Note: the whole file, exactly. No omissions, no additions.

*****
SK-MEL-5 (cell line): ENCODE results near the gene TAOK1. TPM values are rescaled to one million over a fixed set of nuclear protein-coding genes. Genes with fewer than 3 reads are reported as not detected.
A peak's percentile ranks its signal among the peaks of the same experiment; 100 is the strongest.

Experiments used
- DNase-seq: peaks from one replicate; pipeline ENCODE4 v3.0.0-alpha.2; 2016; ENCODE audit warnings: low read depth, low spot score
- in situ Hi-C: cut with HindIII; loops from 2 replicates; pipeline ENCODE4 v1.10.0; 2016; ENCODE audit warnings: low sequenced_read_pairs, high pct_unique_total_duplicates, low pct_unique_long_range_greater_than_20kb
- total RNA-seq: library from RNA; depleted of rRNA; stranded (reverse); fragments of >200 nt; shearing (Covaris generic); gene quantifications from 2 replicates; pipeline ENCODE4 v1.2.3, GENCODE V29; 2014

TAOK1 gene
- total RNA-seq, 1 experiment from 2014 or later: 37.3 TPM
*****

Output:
SK-MEL-5 (cell line): ENCODE results near the gene TAOK1. TPM values are rescaled to one million over a fixed set of nuclear protein-coding genes. Genes with fewer than 3 reads are reported as not detected.
A peak's percentile ranks its signal among the peaks of the same experiment; 100 is the strongest.

Experiments used
- DNase-seq: peaks from one replicate; pipeline ENCODE4 v3.0.0-alpha.2; 2016; ENCODE audit warnings: low read depth, low spot score
- in situ Hi-C: cut with HindIII; loops from 2 replicates; pipeline ENCODE4 v1.10.0; 2016; ENCODE audit warnings: low sequenced_read_pairs, high pct_unique_total_duplicates, low pct_unique_long_range_greater_than_20kb
- total RNA-seq: library from RNA; depleted of rRNA; stranded (reverse); fragments of >200 nt; shearing (Covaris generic); gene quantifications from 2 replicates; pipeline ENCODE4 v1.2.3, GENCODE V29; 2014

TAOK1 gene
- total RNA-seq, 1 experiment from 2014 or later: 37.3 TPM